Editor’s Note: LZ Granderson is a journalist and political analyst. He was a fellow at the Institute of Politics at the University of Chicago and the Hechinger Institute at Columbia University, and is a co-host of ESPN’s “SportsNation” and ESPN LA 710’s “Mornings With Keyshawn, LZ and Travis.” Follow him on Twitter and Instagram @lzgranderson. The opinions expressed in this commentary are solely those of the author. View more opinion articles on CNN.
I can’t wait until you have kids of your own.
That’s what I tell my son whenever he forgets to check in. Wait until you have kids, then you will understand what happens to parents’ hearts whenever children don’t let them know they’re going to miss curfew, when 24 hours goes by and still no return text message, when you turn on the television and learn a horrific tragedy involving young people has unfolded.
Like what happened at the Pulse nightclub in 2016.
Like what happened at the Ariana Grande concert in 2017.
Like what happened Wednesday night at the Borderline Bar & Grill in Thousand Oaks, California.
Details are still emerging about the country’s latest mass shooting, but what we know is this: Twelve people were shot and killed on “college night” at the bar.
All life is precious, but as a parent, my heart breaks each time I see images of other parents gathered together at the scene of senseless violence, praying for a text that says, “I’m OK.”
Over the years, I have chastised my son numerous times for not checking in. Even now, as he prepares to graduate from college, I still insist he hits me up just so I know he’s fine. And when he has children of his own, he will finally understand I wasn’t insistent that he checks in because I didn’t trust him. I did it because I don’t trust the world.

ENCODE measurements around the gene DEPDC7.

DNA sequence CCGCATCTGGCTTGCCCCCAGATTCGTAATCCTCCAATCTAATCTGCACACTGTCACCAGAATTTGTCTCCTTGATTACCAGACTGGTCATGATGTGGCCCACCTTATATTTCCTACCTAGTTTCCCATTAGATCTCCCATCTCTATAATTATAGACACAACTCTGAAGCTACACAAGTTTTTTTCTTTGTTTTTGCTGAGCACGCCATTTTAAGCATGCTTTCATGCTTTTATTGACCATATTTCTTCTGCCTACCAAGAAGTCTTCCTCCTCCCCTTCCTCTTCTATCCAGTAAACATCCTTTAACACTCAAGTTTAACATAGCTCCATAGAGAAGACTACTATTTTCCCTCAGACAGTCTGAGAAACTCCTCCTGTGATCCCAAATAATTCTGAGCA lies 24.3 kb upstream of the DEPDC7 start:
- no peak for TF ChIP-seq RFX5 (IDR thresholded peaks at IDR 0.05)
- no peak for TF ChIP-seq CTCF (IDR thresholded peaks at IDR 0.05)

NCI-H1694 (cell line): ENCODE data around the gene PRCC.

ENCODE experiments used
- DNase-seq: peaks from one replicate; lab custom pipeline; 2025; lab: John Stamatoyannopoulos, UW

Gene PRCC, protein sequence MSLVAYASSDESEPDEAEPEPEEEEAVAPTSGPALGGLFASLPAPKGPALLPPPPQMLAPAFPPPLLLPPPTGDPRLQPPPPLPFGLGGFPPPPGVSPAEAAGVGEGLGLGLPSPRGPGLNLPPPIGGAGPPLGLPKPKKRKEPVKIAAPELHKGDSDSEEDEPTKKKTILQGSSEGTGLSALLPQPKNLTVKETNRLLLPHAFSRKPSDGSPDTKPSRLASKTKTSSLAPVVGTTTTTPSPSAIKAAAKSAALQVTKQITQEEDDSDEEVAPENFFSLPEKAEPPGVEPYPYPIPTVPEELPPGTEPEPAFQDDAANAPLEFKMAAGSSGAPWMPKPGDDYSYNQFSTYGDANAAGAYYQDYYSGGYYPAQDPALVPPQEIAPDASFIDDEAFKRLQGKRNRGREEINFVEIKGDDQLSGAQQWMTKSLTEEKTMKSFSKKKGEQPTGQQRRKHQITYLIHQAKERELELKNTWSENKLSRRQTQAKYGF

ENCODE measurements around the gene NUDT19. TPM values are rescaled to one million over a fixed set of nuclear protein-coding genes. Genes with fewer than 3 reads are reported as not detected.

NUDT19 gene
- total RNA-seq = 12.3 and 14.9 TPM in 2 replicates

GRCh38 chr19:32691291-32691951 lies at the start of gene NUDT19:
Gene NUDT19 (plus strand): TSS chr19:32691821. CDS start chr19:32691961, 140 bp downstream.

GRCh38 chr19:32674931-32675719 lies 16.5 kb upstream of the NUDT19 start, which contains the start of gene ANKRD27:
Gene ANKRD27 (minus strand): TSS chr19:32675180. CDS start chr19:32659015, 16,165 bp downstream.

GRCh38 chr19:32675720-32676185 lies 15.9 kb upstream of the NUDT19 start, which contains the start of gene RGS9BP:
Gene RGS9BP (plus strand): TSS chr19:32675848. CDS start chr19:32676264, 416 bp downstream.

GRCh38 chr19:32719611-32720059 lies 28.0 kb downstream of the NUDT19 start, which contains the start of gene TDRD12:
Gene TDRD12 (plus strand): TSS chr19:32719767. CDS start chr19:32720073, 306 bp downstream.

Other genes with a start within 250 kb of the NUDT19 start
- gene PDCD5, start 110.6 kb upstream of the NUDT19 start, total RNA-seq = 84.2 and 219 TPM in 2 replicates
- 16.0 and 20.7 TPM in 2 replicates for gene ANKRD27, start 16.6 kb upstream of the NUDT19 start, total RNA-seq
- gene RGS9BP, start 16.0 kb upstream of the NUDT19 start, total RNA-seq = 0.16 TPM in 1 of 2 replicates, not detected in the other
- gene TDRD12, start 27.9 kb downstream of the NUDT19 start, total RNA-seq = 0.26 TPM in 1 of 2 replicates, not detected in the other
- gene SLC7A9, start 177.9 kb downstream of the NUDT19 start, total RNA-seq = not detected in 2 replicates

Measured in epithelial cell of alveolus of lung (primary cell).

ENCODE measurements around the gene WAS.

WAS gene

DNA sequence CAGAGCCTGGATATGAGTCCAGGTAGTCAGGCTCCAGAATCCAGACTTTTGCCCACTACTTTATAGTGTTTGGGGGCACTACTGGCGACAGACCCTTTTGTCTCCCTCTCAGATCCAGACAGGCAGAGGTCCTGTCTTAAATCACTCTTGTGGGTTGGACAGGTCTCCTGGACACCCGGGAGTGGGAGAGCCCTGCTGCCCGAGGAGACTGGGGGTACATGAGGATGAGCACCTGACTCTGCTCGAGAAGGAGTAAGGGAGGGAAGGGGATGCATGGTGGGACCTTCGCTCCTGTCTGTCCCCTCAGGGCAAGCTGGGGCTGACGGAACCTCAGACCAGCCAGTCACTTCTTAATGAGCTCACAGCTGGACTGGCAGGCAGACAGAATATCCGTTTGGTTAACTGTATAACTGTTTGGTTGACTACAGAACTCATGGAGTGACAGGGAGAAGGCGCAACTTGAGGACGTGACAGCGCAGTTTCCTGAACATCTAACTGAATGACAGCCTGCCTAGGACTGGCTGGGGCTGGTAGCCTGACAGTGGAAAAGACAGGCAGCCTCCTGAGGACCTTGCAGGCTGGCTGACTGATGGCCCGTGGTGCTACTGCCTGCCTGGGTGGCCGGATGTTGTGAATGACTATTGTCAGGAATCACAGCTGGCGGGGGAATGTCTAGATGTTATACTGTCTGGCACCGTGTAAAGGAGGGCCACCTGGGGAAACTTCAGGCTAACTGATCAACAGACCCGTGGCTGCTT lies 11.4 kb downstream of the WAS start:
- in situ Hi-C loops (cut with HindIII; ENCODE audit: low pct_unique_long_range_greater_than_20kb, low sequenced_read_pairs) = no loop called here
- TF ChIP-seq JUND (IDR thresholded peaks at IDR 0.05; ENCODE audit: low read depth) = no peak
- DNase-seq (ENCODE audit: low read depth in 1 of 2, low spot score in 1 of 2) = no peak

How could anyone when so often this type of violence happens and we’re left wondering how? How could anyone go into a video game convention and shoot up the place like what occurred in Jacksonville? How could anyone walk into a synagogue and do the same in Pittsburgh? A crowded bar in Thousand Oaks, a place that especially struck a nerve because it’s not far from me and my friends here in Los Angeles.
It’s hard to trust the world with your precious love when time and time again the world just doesn’t make sense. Maybe we’ll find out why a 28-year-old veteran did this. But even if we did, would that feel any better? If it’s a mental health issue, do you think we’ll address it? If it were about how he got or kept his gun, is there an obtainable solution readily available?
I don’t want to be a pessimist, but do you honestly think our leaders will have the stamina to talk about the Thousand Oaks shooting when the cameras are gone? When you are a parent and you see the pain and sense of helplessness of others during these tragedies, it registers. When you see the ineptitude of leaders in the wake such tragedies, that registers as well.
“I’m a Thousand Oaks resident,” 19-year old Erika Sigman said after the attack to the Los Angeles Times. “This is a safe place. My parents let me go here. This is a trusted place. … To know that this happened in my safe place is a very, very scary thing.”
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There are no safe places. Schools, churches, malls … all places where parents used to be able to send their kids and not worry are now the sites of some of the country’s deadliest mass shootings. Sometimes it’s the inner city. Sometimes it’s the suburbs. Weekends and weekdays. Day as well as night. There are no safe places, no safe days, no safe times. To be a parent today is to recognize that no matter how hard we try, we can’t shelter them forever. All we can do is instill good values and ask that they let us know they’re OK from time to time, if for no other reason than for our own peace of mind.
They may not understand the importance of doing so now, but when they have kids of their own, they will.